Hunger in the Classroom
Like a lot of kids her age, Colorado elementary school student Rosie Casey sometimes loses focus during class. Her teacher, Leslie Nichols, who is used to students occasionally daydreaming during lessons, taught Rosie an exercise to help her concentrate. Leslie told Rosie to write the word "focus" on a little sticker and look at it every time she felt her mind start to drift. Still, Rosie struggled to pay attention.
"I just really felt she wasn’t really applying herself in the classroom and I couldn't figure out where that attitude was coming from," Leslie says. The teacher later learned that when Rosie stared off into space for long periods, it wasn't because she was thinking about cartoons, or her friends, or activities. She was thinking about food.
"I struggle a lot and most of the time it’s because my stomach is really hurting," Rosie says. "I start yawning and then I zone out and I'm just looking at the teacher and I look at her and all I think about is food. Sometimes when I look at her I vision her as a banana so she goes like a banana and everybody in the class is like apples or oranges and then I'm like, oh great."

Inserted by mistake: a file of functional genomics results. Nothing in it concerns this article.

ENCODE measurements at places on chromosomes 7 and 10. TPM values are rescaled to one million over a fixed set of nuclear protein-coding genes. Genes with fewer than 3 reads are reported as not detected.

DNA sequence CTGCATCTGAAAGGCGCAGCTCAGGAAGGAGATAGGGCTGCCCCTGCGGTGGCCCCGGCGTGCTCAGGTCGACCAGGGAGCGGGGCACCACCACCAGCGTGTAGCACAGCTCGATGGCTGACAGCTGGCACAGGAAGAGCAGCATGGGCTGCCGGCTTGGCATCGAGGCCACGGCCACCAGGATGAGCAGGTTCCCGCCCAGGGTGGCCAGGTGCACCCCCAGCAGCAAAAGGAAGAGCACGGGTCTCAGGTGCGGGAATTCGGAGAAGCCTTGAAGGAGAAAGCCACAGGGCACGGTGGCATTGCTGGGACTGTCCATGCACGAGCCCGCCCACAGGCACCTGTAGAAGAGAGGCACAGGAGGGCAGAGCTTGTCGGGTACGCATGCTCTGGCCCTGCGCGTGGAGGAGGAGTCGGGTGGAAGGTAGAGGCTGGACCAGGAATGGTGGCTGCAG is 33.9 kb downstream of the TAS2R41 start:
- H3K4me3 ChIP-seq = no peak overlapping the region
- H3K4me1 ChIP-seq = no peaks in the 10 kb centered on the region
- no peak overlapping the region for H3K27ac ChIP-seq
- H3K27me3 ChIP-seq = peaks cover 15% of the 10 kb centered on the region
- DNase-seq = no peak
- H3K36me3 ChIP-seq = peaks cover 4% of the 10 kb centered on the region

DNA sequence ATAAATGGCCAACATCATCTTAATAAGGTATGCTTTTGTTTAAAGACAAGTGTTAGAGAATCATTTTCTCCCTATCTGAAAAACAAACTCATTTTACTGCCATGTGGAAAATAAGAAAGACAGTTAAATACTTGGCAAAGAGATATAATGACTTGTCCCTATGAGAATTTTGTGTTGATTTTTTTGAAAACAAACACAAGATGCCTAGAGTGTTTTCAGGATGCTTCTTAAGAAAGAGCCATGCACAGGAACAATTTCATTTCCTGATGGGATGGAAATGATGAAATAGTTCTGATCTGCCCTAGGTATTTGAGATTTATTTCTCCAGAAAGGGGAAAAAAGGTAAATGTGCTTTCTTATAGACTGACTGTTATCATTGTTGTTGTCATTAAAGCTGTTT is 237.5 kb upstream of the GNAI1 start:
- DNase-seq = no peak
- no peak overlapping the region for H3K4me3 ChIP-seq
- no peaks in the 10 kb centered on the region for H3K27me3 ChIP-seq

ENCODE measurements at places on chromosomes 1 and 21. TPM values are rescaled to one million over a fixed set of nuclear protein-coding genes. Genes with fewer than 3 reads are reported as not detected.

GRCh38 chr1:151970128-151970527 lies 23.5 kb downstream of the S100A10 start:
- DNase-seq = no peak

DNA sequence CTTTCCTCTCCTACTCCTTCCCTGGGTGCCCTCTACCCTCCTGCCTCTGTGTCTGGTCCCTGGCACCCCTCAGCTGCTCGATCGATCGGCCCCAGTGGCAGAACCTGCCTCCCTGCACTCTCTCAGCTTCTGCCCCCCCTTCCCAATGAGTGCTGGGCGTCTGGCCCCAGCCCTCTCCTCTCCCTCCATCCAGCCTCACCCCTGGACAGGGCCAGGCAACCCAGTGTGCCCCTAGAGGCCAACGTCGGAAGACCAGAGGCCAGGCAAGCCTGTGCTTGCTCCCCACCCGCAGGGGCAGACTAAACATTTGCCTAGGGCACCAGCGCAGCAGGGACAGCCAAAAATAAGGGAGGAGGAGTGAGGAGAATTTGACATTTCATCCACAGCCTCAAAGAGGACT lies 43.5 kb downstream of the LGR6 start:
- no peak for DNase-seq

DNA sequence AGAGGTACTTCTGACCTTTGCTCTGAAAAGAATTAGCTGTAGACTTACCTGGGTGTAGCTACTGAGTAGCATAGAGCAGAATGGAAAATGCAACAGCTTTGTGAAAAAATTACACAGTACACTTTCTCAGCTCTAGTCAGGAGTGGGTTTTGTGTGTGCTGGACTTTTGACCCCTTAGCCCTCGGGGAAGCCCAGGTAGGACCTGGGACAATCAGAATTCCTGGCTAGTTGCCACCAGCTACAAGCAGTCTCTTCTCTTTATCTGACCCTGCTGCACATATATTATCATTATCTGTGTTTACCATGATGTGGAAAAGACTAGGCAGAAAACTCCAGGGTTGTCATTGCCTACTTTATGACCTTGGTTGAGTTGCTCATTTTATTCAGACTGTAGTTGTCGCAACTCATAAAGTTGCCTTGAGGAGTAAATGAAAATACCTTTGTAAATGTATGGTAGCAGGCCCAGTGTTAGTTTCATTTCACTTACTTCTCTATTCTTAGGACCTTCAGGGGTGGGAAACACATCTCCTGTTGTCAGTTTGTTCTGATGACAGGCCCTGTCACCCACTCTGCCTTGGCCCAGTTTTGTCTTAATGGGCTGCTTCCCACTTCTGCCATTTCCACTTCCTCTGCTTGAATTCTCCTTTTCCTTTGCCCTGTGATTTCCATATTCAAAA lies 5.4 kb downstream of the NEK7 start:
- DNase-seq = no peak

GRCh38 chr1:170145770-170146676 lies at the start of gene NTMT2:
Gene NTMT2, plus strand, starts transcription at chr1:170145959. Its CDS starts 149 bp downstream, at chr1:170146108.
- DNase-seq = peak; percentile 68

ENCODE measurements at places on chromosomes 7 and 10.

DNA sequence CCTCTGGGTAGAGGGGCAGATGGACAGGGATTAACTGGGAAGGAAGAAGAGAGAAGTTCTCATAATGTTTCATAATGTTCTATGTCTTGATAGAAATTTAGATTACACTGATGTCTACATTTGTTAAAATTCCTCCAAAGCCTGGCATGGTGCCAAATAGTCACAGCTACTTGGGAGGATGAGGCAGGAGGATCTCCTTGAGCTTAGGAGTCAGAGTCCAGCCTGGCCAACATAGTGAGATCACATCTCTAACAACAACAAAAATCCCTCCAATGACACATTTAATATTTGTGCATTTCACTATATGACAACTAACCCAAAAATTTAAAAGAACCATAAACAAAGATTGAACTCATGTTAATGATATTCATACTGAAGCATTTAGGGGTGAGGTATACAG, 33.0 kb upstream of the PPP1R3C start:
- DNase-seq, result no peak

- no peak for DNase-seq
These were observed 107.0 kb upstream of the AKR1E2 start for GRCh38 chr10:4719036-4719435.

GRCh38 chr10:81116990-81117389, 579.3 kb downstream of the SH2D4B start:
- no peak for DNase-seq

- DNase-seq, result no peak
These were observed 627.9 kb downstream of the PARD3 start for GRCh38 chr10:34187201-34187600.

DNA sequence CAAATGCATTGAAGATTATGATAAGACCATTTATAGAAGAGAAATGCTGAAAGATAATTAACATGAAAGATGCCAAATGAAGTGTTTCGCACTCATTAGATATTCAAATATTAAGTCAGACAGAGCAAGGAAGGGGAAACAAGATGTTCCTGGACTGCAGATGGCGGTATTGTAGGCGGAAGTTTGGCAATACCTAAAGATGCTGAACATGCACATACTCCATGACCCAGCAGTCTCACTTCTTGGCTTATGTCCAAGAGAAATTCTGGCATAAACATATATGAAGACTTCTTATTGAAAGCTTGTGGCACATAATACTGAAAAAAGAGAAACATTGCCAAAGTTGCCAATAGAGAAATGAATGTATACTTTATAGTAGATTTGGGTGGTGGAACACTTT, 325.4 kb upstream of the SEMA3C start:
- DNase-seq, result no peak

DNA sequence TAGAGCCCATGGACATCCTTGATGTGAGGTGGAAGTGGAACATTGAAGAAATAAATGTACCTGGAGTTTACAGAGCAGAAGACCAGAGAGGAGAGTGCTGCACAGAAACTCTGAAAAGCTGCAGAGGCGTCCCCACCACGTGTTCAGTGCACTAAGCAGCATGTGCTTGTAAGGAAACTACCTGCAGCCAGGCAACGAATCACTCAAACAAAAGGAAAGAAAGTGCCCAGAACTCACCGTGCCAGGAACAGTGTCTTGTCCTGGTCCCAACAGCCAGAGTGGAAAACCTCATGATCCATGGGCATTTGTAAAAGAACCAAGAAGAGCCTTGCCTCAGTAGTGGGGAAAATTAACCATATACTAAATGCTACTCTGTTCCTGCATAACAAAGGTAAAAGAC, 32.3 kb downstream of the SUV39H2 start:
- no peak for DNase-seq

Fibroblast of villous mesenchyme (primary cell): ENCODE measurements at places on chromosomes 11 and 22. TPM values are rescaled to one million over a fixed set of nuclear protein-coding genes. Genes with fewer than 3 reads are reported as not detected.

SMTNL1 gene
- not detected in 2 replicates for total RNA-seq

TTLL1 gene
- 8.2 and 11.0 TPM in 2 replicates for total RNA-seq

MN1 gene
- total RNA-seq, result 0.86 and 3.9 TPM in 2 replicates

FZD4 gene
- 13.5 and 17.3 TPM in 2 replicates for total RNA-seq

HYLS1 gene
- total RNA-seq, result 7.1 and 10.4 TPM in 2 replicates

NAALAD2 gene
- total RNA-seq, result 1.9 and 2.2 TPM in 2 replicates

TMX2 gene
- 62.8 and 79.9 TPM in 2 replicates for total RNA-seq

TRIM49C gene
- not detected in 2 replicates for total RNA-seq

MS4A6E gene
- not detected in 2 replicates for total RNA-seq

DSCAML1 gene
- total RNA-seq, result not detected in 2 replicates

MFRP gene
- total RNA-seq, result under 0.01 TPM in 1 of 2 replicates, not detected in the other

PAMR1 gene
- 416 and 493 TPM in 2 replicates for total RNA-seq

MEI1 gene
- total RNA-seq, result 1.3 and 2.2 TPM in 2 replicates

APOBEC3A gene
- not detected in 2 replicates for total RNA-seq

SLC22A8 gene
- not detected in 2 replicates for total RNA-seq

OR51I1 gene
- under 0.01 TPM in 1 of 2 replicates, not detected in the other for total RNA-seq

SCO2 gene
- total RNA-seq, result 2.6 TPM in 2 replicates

Rosie has a network of caring people in her community that provide her and her family with food. Her pastor, Bob Wilson, runs a food pantry at the family's church; Leslie delivers food to Rosie’s home each week in an effort to help her stave off the hunger that could prevent her from reaching her full learning potential. Still, it's not enough. The work of churches and food banks and good Samaritans is vital, but it isn’t enough to combat hunger, not at a time when the need for food is so great. In order to help Rosie and children like her, federal safety net programs that help families lift themselves out of poverty must be protected.
Rosie is one of the people profiled in the new documentary A Place at the Table, coming to theaters, iTunes, and on-demand on March 1, coinciding with Bread for the World's 2013 Offering of Letters, also called "A Place at the Table." For more information, visit the Offering of Letters webpage: www.bread.org/ol.